The Millennium Philcon®

August 30, 2001 - September 3, 2001
Philadelphia, PA
59th World Science Fiction Convention

[Ben Franklin in Space]

About George H. Scithers: Four Hugos, His Innate Wickedness, Woof, and All That

by Darrell Schweitzer

Let me get some of the preliminaries out of the way first. George Scithers is Millennium Philcon's Fan Guest of Honor, but, for all that Fandom may well be a Way of Life (FMWBAWOL, pronounced "Fim-wa-ba-wol," and condemned by the orthodox as liberal revisionist waffling from the traditional FIAWOL), or maybe not, it does set the scene at least to mention that George was born in 1929, is a graduate of West Point and Stanford, and is trained as an electrical engineer. At various points in his mundane life he had much to do with keeping communications working in Korea and commuter trains running in Philadelphia.

His professional science fiction career has been distinguished. He was the founding editor of Isaac Asimov's Science Fiction Magazine, for which he won the Hugo twice, in 1979 and 1981. He began or gave a substantial boost to the careers of such writers as John M. Ford, Somtow Sucharitkul (a.k.a. S.P Somtow), and Barry Longyear, publishing the latter's celebrated, Hugo-and-Nebula-winning and filmed "Enemy Mine" in the September 1979 issue. As editor of Amazing, 1982-1986, he gave that magazine a much-needed boost. He has been co-editor (or sometimes publisher) of Weird Tales since 1988. This experience with various magazines has enabled him to carry on some charming traditions. For example, the last story he bought for Asimov's was by Gene Wolfe. The first story he bought for Amazing was by Gene Wolfe. The first story he bought for Weird Tales was by Gene Wolfe. As George has often confessed a secret desire to edit Planet Stories one day should that day ever arrive, I am sure he will try very hard to introduce Gene Wolfe to write a Planet story.

[George Scithers @ Denvention, 1981]He was also a great patron of the late, great Avram Davidson, publishing him extensively in all three magazines. And as editor/publisher of Owlswick Press, George published (and designed, beautifully) the last two of Davidson's books published in his lifetime, The, Adventures of Dr. Eszterhazy and Adventures in Unhistory.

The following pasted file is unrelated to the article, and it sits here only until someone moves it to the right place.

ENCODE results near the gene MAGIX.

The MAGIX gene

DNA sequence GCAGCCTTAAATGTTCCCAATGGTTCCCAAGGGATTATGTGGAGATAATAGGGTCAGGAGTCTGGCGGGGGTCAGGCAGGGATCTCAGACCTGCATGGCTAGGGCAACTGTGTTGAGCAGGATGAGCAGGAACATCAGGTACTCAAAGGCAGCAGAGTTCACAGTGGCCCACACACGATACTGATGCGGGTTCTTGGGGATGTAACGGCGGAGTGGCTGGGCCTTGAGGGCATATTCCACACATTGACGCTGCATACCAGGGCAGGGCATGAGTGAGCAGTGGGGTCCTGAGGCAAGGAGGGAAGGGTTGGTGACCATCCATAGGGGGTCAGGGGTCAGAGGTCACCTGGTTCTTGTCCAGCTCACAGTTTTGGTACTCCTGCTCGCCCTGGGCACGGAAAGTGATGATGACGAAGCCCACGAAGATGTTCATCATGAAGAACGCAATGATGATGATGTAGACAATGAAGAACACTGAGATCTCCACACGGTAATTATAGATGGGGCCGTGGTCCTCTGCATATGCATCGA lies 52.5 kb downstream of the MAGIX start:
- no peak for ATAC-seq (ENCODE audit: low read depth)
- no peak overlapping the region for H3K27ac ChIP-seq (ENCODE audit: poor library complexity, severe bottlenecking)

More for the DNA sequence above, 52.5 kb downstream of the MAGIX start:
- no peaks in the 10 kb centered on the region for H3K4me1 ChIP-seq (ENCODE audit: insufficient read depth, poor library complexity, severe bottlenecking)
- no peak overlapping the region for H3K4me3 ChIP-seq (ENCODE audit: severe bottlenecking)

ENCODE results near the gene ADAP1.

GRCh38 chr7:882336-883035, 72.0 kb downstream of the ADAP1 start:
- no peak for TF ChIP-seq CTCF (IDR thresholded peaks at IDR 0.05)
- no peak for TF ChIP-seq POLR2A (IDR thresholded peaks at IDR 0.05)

Indeed, as a specialty publisher, he has produced a long series of handsome books, ranging from illustrated editions of Sprague de Camp and Lord Dunsany to an alleged facsimile of the original manuscript of Al Azif, more commonly known as The Necronomicon.

As a writer he has published but a few stories, but has managed to sell to some of the greatest editors in the history of science fiction, including John W. Campbell, Jr.; Ben Bova; and Frederik Pohl.

But never mind all that-or, put it aside for a moment.

Let us consider George Scithers as a fan. He has been active in fandom since the '50s. George is one of the earliest members of the Hyborian Legion, an association devoted to the perpetuation and admiration of Robert E. Howard, Conan, and all things swordly and sorcerous. But for a single sheet announcing the formation of the Legion, George was the publisher of all issues (from Vol 11, No. 1 to Vol 11, No. 71, 1959-1982) of the Legion's journal Amra, for which he won two Best Fanzine Hugos (1964, 1967).

Amra was, for the time, a truly incredible publication. Long before the days of desktop publishing, in an era of mimeograph, ditto, and manual typewriters, Amra was neatly printed by offset lithography, with beautiful, often very subtle reproductions of the artwork of the great illustrator Roy G. Krenkel. The written content was impressive too, the contributors including Poul Anderson, Jerry Pournelle, Fritz Leiber, L. Sprague de Camp, Leigh Brackett, Marion Zimmer Bradley, and several times (albeit posthumously) Robert E. Howard himself. Several books have been compiled out of Amra material, the best of them being the three from Jack Chalker's Mirage Press, The Conan Reader, The Conan Swordbook, and The Conan Grimoire, which also reproduce much of Amra's sumptuous artwork.

But that's not all. George was once a worldcon chairman and has lived to tell about it, having run Discon I in 1963, having made several basic innovations in worldcon procedures which are still with us today. The Masquerade as we know it is a Scithers invention. Before that, there was a costume party; but the formal event, in which contestants parade across a stage in front of judges, was a Scithers invention.

You must ask George the story of how he called the event to order with a pre-arranged swordfight. (Those were simpler times, before weapons policies.) George has a lot of stories like that, which display a whimsical side. He is also a great patron of the art of the Limerick, for example, and of the Feghoot (those short-short stories that end in awful puns, as pioneered by the late Reginald Bretnor in his Ferdinand Feghoot series, the very last of which appeared in Weird Tales). He is also someone who picks up a ringing phone and answers, "Telephone," and, for reasons even his closest associates don't fully understand, will hang up with "Woof." He occasionally uses such quaint and curious phrases as, "in spite of your innate wickedness."

So, in short, George is someone who has been just about everywhere and done everything in fandom. As a member of, variously, WFSA, LASFS, PSFS and The Elves' Gnomes' and Little Men's Science Fiction, Chowder & Marching Society, he has shown himself to be a master parliamentarian.

But how is his true fannish nature most clearly evident?

It's very simple. Getting back to the subject of telephones for a moment, I need only point out that George's current number spells ASK GHOD.

With an "H."

What more can you ask?



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